We couldn’t quite manage a Royal Wedding special post, but this is a very useful piece about making do and mending, and getting the most out of a bridesmaid’s dress
Murder While You Work by Susan Scarlett(pseudonym of Noel Streatfeild)
Mrs Former and Miss Rose were as excited about Judy’s dance as though they were going to it themselves. Judy had a yellow organdie frock, the result of being a bridesmaid to a fellow VAD. It was a pretty but, she had thought, almost useless dress, for yellow organdie with a bronze and orange twisted sash hardly seemed to have a place in the war. She had, in fact, brought it with her more with the idea of cutting up its slip for underclothes than with the intention of wearing it; but now that Shirley had assured her that a long frock would not be out of place, she was delighted that she owned such a garment, if only for the intense pleasure it gave to Mrs Former and Miss Rose.
Miss Rose insisted on being in charge of the ironing and pressing. “You give it to me, dear. Organdie has to look fresh as fresh or it’s nothing, I always say, and you haven’t time to do it. You give it to me and I’ll have it so you wouldn’t know it had ever been worn.”
Mrs Former stroked the organdie. “I do love to see young girls in pretty things. There are not nearly enough pretty things for young girls in this war.”
commentary: I’m pretty sure the excellent Sarra Manning recommended this to me – not that I needed much persuasion, as I love all Streatfeild books, and also very much enjoy any novel about the Home Front during WW2 (see this list).
As it happens, around the same time I watched an amazing Brit b/w film called Millions Like Us, after a forceful recommendation from Lissa Evans. She has special insight into wartime film-making – see Their Finest (aka Their Finest Hour and a Half) – and says Millions is one of her favourite films. After watching it – on the noble Talking Pictures TV channel which is loved by many though very much under the radar – I can quite see why. It is theoretically a propaganda film, meant to raise morale, but it is a lot more subtle and nuanced than that: great acting, great dialogue, great clothes – and an air of total conviction, you feel life in wartime Britain really was like that.
Both the film and the book feature young women being conscripted to go to work in munitions factories, setting off to unknown territory. In Murder While You Work, Judy travels there by train, encountering a nice young man along the way: there is a worry she will ladder her stockings while looking for a lost lipstick – just the kind of detail I like (see also this recent book on the blog, in which ‘she’d got on the wrong stockings for her dress, and her lipstick all crooked, so I think things are pretty grim’ is a key sentence.)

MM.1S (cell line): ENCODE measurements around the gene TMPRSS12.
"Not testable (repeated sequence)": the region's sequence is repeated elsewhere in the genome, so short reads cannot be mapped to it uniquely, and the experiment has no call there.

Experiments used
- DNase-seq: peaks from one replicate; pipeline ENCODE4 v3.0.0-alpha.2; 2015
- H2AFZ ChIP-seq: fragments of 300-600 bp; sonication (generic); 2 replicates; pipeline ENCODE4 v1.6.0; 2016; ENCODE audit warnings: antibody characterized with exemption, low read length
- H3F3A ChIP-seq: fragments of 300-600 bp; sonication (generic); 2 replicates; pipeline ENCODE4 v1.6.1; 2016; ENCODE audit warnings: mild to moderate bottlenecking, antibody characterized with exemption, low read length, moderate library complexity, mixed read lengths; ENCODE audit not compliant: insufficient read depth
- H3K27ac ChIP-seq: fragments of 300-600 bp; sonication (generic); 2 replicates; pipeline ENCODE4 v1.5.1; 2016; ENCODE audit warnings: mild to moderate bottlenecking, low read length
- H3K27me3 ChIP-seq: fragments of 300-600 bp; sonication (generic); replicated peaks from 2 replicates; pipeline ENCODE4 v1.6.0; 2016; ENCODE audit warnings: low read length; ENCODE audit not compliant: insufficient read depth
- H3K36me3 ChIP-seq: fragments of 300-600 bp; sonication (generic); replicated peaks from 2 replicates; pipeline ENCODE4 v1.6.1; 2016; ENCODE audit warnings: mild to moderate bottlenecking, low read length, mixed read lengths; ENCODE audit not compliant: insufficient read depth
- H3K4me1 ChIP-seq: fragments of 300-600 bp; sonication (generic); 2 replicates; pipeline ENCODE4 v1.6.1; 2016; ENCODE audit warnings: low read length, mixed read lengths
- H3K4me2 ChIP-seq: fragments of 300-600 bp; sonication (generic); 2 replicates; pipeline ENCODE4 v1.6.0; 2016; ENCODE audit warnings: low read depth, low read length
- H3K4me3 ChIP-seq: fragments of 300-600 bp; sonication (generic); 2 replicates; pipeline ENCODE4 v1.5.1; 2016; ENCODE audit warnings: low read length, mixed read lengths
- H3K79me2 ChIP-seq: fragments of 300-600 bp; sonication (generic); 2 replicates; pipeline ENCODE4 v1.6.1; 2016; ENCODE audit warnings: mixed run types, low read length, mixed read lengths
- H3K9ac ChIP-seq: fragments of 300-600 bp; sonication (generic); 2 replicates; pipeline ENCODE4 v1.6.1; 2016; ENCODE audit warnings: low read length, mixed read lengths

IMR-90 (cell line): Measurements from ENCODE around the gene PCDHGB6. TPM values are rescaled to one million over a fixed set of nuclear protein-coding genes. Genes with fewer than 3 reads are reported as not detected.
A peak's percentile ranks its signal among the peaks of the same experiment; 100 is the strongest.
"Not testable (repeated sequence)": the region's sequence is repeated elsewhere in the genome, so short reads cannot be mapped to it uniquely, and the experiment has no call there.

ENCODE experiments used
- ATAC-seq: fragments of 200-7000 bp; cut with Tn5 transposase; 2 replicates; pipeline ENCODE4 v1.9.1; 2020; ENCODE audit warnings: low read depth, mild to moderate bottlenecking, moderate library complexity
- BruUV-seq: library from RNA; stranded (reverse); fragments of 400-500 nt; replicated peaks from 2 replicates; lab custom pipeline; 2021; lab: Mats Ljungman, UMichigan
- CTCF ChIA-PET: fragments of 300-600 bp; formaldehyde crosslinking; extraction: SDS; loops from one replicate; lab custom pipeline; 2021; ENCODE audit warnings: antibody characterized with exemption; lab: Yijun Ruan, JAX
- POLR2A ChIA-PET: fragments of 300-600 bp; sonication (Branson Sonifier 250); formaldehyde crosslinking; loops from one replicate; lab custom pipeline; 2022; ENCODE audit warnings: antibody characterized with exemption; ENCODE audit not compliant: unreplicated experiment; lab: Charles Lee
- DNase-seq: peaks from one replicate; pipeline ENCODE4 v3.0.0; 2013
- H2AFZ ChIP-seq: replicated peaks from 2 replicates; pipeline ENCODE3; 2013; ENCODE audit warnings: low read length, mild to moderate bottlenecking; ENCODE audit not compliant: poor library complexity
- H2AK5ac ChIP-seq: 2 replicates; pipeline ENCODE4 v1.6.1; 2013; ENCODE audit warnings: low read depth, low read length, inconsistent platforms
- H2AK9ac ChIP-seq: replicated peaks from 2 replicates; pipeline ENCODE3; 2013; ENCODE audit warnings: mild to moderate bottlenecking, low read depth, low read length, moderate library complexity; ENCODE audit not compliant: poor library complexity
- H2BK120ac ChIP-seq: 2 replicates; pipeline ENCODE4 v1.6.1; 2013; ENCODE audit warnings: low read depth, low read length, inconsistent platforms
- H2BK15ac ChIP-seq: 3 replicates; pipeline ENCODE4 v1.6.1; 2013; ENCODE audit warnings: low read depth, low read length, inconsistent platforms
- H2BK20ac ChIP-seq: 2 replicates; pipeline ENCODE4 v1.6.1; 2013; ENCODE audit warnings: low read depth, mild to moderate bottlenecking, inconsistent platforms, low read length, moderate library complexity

Judy has been billeted on a local family, and she hears some strange things about them. It becomes apparent that the crime plot is going to be in the house (I was rather disappointed, as I thought the title suggested it was going to be murder over the production line – didn’t they do that in Foyle’s War once?) and in fact the book is more of an old-fashioned domestic gothic, with nasty goings on, questions of inheritance and ownership, and not much doubt as to who is good and who bad.
But it is a compelling horrible plot by the baddies, and you can’t predict where the book is going at various points – there are some features that read oddly to modern eyes, and one might almost have some sympathy with the villain, though fortunately out and out wickedness cuts that short. And the details of life are marvellous: the rationing, the black market, the picnic with the smuggled chicken. The romance, though predictable, is nicely and lightly done, without too much silliness. I was interested that Judy had first worked as a volunteer nursing assistant (the VADs mentioned above) but had decided she hated nursing, “I’m not a Florence Nightingale girl”, and chose to make shells instead. In the film Millions Like Us there is a blissful sequence where the young girl imagines her wartime life as a succession of marvellous and unlikely moments where she is terribly brave, saves lives and meets rather wonderful men - it is hilarious. It’s good to be reminded that people were as self-aware, and fussy, and satirical as we are: it was not all overlaid with heroism and high principles in the war.
B/W photo of 1940s bridesmaid from the Auckland War Memorial Museum, probably the most realistic. But IF the yellow dress had been saved from before the war,it might have looked like the second set…
Both pictures of munitions girls from the marvellous IWM collection. The girls doing their ironing were living in a hostel, but obviously I had to use it. © IWM (L 149)
The second picture, also from the IWM collection, is of a hostel for war workers – the toothbrusher lives in a hostel with other similarly-placed young women, very much like the women in this book.